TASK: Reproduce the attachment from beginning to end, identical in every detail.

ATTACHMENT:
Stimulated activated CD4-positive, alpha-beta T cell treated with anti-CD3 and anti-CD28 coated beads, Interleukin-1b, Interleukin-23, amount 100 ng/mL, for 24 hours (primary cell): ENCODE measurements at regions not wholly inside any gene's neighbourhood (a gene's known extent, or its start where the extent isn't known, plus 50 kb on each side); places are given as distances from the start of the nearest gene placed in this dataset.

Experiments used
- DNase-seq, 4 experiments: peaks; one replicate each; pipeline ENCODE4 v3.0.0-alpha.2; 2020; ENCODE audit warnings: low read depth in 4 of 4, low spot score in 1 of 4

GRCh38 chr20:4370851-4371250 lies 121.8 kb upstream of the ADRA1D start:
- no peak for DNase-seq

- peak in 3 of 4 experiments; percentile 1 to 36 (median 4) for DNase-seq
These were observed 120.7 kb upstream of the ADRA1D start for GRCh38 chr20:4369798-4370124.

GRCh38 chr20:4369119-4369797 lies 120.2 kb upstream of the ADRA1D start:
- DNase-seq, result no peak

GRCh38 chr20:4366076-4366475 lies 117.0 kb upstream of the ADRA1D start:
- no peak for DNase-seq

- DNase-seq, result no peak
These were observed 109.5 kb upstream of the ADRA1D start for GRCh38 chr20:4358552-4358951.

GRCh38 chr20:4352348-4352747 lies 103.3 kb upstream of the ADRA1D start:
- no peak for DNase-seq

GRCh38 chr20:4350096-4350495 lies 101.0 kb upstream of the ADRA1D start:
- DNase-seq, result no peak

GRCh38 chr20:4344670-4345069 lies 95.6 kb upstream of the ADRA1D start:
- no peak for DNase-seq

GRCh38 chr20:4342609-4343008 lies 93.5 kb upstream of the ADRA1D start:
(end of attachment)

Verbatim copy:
Stimulated activated CD4-positive, alpha-beta T cell treated with anti-CD3 and anti-CD28 coated beads, Interleukin-1b, Interleukin-23, amount 100 ng/mL, for 24 hours (primary cell): ENCODE measurements at regions not wholly inside any gene's neighbourhood (a gene's known extent, or its start where the extent isn't known, plus 50 kb on each side); places are given as distances from the start of the nearest gene placed in this dataset.

Experiments used
- DNase-seq, 4 experiments: peaks; one replicate each; pipeline ENCODE4 v3.0.0-alpha.2; 2020; ENCODE audit warnings: low read depth in 4 of 4, low spot score in 1 of 4

GRCh38 chr20:4370851-4371250 lies 121.8 kb upstream of the ADRA1D start:
- no peak for DNase-seq

- peak in 3 of 4 experiments; percentile 1 to 36 (median 4) for DNase-seq
These were observed 120.7 kb upstream of the ADRA1D start for GRCh38 chr20:4369798-4370124.

GRCh38 chr20:4369119-4369797 lies 120.2 kb upstream of the ADRA1D start:
- DNase-seq, result no peak

GRCh38 chr20:4366076-4366475 lies 117.0 kb upstream of the ADRA1D start:
- no peak for DNase-seq

- DNase-seq, result no peak
These were observed 109.5 kb upstream of the ADRA1D start for GRCh38 chr20:4358552-4358951.

GRCh38 chr20:4352348-4352747 lies 103.3 kb upstream of the ADRA1D start:
- no peak for DNase-seq

GRCh38 chr20:4350096-4350495 lies 101.0 kb upstream of the ADRA1D start:
- DNase-seq, result no peak

GRCh38 chr20:4344670-4345069 lies 95.6 kb upstream of the ADRA1D start:
- no peak for DNase-seq

GRCh38 chr20:4342609-4343008 lies 93.5 kb upstream of the ADRA1D start: